SAHA welcomes SCA order against Reserve Bank on apartheid era records

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The South African History Archive (SAHA) has described the ruling by the Supreme Court of Appeal (SCA), which ordered the South African Reserve Bank to release certain apartheid-era records, as a victory for democracy.

In a landmark ruling, the SCA has set aside a High Court judgment which denied SAHA access to documents of suspected apartheid-era financial crimes.

The SCA found that the decision by the Reserve Bank to deny SAHA access to certain apartheid-era records, violated provisions of the Promotion of Access to Information Act.

The order is likely to lead to the disclosure of records relating to, among others, fraud related to foreign exchange, Eskom bonds, gold smuggling and smuggling of other precious metals.

The alleged financial crimes were committed between January 1982 and January 1995.

SAHA insists it’s important to hold accountable those responsible for apartheid-era and present-day crimes.

Director for SAHA says given the alleged widespread state capture in South Africa and the untangling of these extensive networks that enable corruption, it is more pressing than ever for the state to consider proactive disclosure of key archival records as a way of its own commitment to the values of transparency, accountability and integrity.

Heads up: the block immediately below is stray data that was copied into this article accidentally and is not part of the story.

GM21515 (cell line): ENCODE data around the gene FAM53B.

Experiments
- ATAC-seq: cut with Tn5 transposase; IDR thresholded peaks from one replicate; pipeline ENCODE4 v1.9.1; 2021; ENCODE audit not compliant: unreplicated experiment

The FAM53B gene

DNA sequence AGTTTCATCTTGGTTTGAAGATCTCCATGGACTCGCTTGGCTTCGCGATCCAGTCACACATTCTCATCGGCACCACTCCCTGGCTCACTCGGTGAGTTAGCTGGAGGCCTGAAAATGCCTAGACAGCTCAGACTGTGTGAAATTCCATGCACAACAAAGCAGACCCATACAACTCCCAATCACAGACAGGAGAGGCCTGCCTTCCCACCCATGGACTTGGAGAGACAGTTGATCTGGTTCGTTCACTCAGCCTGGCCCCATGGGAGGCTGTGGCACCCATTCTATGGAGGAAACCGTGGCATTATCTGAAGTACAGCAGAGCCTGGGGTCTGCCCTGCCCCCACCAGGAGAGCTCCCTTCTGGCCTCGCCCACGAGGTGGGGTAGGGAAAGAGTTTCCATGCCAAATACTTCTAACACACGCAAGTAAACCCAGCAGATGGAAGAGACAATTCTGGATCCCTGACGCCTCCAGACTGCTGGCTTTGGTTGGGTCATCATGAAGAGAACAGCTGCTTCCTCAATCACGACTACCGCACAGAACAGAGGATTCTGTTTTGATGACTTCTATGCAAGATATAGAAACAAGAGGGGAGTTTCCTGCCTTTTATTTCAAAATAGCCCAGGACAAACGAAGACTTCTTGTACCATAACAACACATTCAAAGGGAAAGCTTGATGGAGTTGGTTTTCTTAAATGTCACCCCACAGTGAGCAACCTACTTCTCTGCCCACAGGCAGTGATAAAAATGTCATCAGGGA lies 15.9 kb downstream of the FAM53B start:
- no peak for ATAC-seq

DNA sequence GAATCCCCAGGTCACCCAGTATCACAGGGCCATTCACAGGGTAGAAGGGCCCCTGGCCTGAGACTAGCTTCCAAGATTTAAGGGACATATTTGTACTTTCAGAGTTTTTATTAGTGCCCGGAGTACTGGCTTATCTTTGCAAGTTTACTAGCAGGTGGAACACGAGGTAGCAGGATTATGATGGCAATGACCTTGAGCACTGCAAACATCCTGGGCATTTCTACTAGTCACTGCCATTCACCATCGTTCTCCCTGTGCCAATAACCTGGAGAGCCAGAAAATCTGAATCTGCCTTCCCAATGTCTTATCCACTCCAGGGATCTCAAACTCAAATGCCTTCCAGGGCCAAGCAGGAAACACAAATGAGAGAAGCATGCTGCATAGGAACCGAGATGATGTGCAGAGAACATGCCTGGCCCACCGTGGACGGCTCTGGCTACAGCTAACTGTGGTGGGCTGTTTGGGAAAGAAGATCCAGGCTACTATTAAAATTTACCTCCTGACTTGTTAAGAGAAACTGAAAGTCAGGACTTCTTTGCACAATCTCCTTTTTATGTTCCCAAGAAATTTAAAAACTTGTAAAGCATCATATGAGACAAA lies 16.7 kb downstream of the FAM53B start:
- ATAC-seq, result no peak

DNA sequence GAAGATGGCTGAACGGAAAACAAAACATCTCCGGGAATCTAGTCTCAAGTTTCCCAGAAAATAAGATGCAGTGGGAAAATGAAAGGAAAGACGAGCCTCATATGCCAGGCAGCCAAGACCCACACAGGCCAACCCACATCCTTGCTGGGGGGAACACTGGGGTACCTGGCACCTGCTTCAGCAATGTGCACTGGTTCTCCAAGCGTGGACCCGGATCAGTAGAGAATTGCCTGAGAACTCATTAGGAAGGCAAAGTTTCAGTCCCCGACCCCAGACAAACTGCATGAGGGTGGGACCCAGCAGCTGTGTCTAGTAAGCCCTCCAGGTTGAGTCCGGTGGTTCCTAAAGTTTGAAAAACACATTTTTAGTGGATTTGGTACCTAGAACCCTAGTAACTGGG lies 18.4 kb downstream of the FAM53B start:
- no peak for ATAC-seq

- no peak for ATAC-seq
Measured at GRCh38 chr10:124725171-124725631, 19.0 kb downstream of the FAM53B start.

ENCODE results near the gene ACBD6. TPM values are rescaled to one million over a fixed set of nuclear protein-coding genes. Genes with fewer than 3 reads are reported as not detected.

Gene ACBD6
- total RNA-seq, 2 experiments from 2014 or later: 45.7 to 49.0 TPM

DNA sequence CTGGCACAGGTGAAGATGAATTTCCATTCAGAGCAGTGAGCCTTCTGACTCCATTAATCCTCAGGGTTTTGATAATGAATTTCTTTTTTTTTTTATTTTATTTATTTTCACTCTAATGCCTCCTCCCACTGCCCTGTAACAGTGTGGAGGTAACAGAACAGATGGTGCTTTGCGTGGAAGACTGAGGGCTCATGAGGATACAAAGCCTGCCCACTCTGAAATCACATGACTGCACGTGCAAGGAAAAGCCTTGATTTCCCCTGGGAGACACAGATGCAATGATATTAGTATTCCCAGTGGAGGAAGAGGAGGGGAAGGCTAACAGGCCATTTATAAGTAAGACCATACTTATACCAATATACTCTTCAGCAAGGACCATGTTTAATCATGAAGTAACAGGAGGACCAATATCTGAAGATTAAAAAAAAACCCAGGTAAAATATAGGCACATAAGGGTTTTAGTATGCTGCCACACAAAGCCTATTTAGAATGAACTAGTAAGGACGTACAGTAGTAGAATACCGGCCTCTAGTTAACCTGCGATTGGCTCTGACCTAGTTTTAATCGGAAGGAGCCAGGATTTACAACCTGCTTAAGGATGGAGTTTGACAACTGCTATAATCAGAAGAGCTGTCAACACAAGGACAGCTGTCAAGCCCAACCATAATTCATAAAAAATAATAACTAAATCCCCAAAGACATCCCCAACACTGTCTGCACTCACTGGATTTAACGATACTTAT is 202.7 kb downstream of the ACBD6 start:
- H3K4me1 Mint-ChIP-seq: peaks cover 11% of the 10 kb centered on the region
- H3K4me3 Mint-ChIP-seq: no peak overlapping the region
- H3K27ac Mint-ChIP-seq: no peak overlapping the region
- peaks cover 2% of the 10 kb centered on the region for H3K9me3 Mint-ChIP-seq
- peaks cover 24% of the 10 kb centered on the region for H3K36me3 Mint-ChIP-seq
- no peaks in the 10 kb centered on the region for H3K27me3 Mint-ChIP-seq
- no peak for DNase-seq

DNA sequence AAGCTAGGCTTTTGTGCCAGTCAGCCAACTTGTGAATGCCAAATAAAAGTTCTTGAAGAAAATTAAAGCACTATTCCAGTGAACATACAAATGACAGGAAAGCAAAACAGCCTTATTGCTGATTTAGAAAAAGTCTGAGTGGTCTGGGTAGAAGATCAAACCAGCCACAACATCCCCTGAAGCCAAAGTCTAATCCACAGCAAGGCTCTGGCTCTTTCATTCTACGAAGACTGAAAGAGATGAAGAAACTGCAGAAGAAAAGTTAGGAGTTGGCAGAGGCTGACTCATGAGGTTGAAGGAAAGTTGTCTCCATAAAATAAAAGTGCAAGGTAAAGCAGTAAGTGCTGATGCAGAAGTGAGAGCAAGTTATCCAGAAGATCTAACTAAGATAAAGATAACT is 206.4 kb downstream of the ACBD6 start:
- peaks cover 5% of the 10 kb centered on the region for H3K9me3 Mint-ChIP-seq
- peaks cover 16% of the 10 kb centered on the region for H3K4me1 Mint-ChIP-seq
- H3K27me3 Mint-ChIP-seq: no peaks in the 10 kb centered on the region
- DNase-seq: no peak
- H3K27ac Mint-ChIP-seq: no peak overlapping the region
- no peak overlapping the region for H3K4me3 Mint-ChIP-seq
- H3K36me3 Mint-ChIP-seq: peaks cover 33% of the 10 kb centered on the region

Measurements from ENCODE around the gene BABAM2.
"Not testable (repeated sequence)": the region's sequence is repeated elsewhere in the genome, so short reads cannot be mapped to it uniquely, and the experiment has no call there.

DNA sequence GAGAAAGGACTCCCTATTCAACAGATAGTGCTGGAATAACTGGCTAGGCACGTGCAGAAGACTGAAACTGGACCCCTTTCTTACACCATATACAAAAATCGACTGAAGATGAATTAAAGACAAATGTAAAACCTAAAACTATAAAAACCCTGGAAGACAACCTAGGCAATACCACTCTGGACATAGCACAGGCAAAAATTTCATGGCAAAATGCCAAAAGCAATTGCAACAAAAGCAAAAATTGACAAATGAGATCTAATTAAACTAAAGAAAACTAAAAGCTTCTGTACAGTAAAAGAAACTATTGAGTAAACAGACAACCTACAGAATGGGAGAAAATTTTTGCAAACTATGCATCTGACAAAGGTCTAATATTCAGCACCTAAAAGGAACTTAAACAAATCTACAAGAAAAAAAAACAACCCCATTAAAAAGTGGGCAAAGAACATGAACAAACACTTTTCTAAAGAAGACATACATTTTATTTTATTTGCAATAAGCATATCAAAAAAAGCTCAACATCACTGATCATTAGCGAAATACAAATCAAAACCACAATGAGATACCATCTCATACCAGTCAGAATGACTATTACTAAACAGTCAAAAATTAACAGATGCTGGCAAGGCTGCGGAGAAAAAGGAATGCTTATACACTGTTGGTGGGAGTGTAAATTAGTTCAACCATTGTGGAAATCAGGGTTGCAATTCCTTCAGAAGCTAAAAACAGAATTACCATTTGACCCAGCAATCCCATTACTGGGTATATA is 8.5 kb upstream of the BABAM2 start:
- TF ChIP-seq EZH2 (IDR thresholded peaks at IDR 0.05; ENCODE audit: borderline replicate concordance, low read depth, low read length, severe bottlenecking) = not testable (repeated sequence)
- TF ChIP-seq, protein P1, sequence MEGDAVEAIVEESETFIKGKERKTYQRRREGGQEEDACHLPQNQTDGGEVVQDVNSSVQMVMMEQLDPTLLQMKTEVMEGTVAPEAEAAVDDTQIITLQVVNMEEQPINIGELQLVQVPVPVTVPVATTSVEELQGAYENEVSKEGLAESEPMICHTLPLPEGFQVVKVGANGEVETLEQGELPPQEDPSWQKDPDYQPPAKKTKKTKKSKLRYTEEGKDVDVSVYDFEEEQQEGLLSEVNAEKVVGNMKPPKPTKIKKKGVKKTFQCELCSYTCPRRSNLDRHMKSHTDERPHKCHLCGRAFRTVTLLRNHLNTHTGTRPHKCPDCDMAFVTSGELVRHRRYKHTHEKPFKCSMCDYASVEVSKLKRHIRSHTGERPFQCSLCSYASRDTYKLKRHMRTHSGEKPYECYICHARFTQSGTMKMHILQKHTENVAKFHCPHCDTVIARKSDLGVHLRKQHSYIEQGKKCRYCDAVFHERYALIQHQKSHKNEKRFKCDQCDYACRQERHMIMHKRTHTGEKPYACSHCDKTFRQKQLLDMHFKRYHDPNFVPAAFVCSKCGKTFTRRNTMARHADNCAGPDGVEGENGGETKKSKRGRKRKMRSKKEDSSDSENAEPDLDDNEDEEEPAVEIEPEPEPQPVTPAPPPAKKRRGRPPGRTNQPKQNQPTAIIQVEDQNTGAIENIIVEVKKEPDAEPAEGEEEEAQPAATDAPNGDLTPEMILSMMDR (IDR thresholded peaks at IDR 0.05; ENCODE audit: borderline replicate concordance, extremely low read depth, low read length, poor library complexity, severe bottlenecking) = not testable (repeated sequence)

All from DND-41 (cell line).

The Reserve Bank declined SAHA’s request, citing among others, confidentiality and the possible risk to South Africa’s economic interests.

The request for the records was undertaken by SAHA in consultation with Open Secrets – a civil society organisation – focused on investigating links between financial crimes and human rights abuses.

Director for Open Secrets Hennie Van Vuuren says, “The ruling will lead to the revelation of details regarding apartheid-era procurement practices and accountability, including abuses of financial rand, corruption and foreign exchange transactions.”

Legal expert Lebohang Mokhele says, “Once information has been discovered, what will be the usage of such information, it could be for good and bad.”

The Appeal Court has also set aside the August 2017 High Court costs order against SAHA, estimated to be worth almost R3 million.

The court has described the Reserve Bank’s approach to withholding records as “redolent to the dark days of apartheid where secrecy was routinely weaponised against a defenceless population.”